Indian stocks slip as Adani losses weigh, Asian markets rise

By Ambar Warrick

Investing.com -- Indian stocks fell on Wednesday as losses in the Adani Group weighed after short seller Hindenburg raised concerns over the conglomerate’s debt position, while broader Asian markets crept higher amid sustained bets on a Chinese economic recovery this year.

India’s Nifty 50 and BSE Sensex 30 indexes slipped 1.1% and 0.9%, respectively, with the members of the Adani Group weighing the most after Hindenburg accused the firm of being highly overleveraged, making it susceptible to a sharp drop in valuation.

Adani Ports and Special Economic Zone Ltd (NS:APSE) was the worst performer among the seven listed Adani firms, falling about 6.3%, while Adani Enterprises Ltd (NS:ADEL), Adani Total Gas Ltd (NS:ADAG) and Adani Wilmar Ltd (NS:ADAW) slipped between 2.8% and 5%.

Hindenburg also accused India’s second-largest conglomerate of engaging in fraud and stock market manipulation. The firm has a total value of over $200 billion, with its seven constituents making up a large chunk of Indian stock markets.

Broader Asian markets crept higher, although volumes remained limited due to a week-long Chinese market holiday. Japan’s Nikkei 225 index rose 0.4%, while South Korea’s KOSPI rose 1.4%.

Markets are betting that a week-long holiday in China will greatly boost economic growth, especially after the country withdrew most anti-COVID measures and reopened its borders after three years of lockdowns.

A recovery in the Chinese economy is widely expected to spill over into the rest of Asia, given the country’s role as a major trade destination for the region. Chinese stock markets rallied sharply over the past two months, as did most China-exposed markets.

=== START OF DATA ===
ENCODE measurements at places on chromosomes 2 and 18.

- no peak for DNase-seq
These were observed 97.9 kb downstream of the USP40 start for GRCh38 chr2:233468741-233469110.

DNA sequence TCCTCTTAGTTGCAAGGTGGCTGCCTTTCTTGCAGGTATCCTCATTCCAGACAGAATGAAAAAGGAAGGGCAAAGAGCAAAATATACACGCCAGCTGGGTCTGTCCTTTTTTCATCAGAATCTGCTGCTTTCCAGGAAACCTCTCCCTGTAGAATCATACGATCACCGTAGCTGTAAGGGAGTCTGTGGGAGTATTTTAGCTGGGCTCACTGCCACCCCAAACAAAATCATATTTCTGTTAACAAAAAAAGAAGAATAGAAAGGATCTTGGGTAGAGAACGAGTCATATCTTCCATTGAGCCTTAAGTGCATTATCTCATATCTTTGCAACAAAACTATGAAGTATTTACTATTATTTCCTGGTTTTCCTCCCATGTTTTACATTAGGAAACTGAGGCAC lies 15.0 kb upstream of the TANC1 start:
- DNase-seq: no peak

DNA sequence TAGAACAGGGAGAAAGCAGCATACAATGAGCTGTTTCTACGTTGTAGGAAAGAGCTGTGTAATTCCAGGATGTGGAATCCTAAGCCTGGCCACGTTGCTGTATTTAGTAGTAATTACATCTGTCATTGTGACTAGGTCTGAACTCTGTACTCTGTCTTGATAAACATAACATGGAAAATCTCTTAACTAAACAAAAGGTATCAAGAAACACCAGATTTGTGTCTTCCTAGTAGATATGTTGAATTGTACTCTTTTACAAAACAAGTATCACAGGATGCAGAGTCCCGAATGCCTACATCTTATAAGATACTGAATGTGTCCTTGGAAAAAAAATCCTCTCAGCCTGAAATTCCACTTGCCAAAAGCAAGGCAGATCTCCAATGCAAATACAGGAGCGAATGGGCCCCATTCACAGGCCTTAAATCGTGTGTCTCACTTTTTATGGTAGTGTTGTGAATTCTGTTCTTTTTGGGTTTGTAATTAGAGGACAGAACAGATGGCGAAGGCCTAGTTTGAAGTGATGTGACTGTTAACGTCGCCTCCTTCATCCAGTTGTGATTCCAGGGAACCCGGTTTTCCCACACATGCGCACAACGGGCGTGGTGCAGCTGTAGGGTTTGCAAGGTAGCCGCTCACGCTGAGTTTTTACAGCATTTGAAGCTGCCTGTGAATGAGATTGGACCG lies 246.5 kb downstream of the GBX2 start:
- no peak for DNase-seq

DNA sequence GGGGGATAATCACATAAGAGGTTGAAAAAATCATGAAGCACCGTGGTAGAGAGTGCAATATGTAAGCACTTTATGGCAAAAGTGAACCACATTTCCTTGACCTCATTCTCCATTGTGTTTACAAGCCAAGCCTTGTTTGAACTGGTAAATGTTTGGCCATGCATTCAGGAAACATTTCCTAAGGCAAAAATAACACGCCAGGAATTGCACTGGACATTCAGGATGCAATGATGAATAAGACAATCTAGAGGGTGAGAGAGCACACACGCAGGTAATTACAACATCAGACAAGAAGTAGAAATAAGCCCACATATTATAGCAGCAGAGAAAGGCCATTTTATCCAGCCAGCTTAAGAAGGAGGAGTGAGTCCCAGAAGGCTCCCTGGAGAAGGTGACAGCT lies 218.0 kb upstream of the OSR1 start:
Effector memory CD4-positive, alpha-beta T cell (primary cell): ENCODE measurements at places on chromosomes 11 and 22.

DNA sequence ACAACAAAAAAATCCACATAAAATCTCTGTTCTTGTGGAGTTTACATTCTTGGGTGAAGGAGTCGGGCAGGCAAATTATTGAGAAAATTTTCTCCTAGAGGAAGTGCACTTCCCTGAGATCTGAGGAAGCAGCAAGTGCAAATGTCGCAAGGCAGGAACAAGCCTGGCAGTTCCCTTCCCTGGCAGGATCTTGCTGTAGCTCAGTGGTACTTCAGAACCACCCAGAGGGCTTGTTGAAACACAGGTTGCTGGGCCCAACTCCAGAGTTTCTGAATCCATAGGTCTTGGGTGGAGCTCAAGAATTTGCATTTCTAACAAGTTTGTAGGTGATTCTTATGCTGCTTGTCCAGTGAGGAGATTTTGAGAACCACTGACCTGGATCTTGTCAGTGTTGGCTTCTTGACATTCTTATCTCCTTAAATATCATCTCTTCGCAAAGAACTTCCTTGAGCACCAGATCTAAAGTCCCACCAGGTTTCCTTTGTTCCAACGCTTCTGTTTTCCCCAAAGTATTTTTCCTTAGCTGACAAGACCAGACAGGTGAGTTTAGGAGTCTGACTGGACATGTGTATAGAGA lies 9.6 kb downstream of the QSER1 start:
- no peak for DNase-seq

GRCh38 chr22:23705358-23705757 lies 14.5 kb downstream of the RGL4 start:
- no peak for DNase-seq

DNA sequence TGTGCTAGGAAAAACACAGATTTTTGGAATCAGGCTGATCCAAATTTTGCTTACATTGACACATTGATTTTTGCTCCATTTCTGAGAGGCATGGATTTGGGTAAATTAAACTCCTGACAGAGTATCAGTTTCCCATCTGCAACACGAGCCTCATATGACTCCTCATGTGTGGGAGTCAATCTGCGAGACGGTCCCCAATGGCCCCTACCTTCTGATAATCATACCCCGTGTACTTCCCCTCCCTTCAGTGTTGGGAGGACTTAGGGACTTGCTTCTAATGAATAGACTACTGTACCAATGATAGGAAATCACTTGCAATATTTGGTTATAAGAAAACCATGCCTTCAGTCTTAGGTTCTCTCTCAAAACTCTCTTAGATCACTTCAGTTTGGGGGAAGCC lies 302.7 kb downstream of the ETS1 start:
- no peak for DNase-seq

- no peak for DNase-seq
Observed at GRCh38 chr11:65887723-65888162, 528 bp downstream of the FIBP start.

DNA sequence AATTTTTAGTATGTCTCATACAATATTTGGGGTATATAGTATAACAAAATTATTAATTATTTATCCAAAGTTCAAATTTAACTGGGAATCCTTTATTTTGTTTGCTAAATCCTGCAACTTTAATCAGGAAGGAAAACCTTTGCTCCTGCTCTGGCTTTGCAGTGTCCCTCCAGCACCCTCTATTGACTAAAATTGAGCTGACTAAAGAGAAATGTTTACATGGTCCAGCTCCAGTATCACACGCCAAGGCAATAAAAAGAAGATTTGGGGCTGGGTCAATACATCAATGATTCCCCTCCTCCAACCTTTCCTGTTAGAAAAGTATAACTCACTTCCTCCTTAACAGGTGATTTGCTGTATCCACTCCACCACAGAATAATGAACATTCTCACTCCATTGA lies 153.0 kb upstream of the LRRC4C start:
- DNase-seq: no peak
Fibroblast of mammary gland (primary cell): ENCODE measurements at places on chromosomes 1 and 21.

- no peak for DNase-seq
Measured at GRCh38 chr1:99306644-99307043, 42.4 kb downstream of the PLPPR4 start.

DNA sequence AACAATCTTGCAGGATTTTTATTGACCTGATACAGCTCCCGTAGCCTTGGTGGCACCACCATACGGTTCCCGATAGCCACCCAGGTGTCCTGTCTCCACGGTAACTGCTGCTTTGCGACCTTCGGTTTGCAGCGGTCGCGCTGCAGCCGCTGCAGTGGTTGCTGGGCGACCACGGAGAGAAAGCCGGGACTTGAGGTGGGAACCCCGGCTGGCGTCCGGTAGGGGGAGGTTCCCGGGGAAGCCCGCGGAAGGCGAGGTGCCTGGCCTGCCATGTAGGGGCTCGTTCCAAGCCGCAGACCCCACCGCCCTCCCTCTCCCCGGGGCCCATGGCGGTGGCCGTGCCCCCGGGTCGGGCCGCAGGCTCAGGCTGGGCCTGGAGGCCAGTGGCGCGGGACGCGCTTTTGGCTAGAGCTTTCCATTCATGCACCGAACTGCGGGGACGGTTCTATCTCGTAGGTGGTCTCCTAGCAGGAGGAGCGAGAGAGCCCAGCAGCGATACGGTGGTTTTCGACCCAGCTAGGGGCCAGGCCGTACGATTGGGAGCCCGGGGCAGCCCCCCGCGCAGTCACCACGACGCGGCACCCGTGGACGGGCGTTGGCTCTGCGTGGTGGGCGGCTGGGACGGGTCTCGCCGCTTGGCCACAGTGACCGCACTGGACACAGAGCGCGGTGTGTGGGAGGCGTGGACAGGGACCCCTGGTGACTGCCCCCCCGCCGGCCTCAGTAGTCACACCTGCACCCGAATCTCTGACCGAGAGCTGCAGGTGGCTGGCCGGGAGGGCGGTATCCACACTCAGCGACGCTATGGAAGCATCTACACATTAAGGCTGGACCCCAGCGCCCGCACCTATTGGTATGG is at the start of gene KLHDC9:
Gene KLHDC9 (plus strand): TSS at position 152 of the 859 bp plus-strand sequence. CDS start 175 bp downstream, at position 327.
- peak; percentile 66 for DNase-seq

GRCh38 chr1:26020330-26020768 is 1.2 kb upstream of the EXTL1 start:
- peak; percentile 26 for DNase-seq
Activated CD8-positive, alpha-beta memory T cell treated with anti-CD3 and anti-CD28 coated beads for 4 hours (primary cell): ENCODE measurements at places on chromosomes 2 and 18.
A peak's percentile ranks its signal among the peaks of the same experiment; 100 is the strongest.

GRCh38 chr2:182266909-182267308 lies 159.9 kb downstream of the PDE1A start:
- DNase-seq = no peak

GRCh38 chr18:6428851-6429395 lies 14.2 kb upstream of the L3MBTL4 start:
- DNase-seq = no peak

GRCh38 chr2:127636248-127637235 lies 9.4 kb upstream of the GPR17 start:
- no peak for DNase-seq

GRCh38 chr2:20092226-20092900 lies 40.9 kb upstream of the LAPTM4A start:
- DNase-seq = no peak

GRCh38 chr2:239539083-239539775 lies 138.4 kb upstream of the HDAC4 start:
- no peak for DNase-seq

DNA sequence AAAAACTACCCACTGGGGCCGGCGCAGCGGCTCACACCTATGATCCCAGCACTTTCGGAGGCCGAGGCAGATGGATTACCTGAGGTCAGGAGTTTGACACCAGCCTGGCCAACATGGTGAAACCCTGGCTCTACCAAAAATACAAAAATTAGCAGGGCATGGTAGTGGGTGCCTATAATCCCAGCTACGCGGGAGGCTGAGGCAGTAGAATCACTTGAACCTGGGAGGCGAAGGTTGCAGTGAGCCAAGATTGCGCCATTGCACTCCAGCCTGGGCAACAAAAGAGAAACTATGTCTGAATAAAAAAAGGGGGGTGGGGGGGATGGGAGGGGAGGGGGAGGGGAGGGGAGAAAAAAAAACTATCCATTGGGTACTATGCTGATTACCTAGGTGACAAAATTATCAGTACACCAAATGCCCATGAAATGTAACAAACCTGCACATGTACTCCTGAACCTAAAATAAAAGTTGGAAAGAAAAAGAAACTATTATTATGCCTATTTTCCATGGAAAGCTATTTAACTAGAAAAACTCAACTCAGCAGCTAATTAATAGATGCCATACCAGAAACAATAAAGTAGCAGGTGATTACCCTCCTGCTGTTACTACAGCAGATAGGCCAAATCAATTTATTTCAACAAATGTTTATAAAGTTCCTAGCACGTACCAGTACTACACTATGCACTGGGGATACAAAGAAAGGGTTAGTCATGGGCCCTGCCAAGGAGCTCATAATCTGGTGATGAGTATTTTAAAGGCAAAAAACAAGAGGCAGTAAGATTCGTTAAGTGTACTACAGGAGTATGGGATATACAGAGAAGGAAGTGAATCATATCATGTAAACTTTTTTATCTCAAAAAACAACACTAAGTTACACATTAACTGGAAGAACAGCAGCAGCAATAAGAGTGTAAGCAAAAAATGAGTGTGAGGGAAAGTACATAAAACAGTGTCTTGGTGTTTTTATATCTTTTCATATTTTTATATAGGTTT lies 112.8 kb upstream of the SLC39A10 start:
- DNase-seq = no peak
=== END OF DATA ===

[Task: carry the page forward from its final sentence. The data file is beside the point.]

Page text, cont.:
Most Southeast Asian markets, which are also heavily exposed to China, rose slightly on Wednesday.

On the other hand, Australia’s ASX 200 index fell 0.3% after data showed that Australian consumer price index inflation grew more than expected in the fourth quarter and stuck to a 32-year high.

The reading heralds more pressure on the Australian economy from higher price pressures, and is also likely to invite more interest rate hikes by the Reserve Bank, which is likely to weigh on local stocks.

Broader markets are also concerned over a potential global recession this year, following weak economic prints from the U.S. and Eurozone. Focus this week is on U.S. fourth-quarter GDP data, which is expected to show a cooling in growth.

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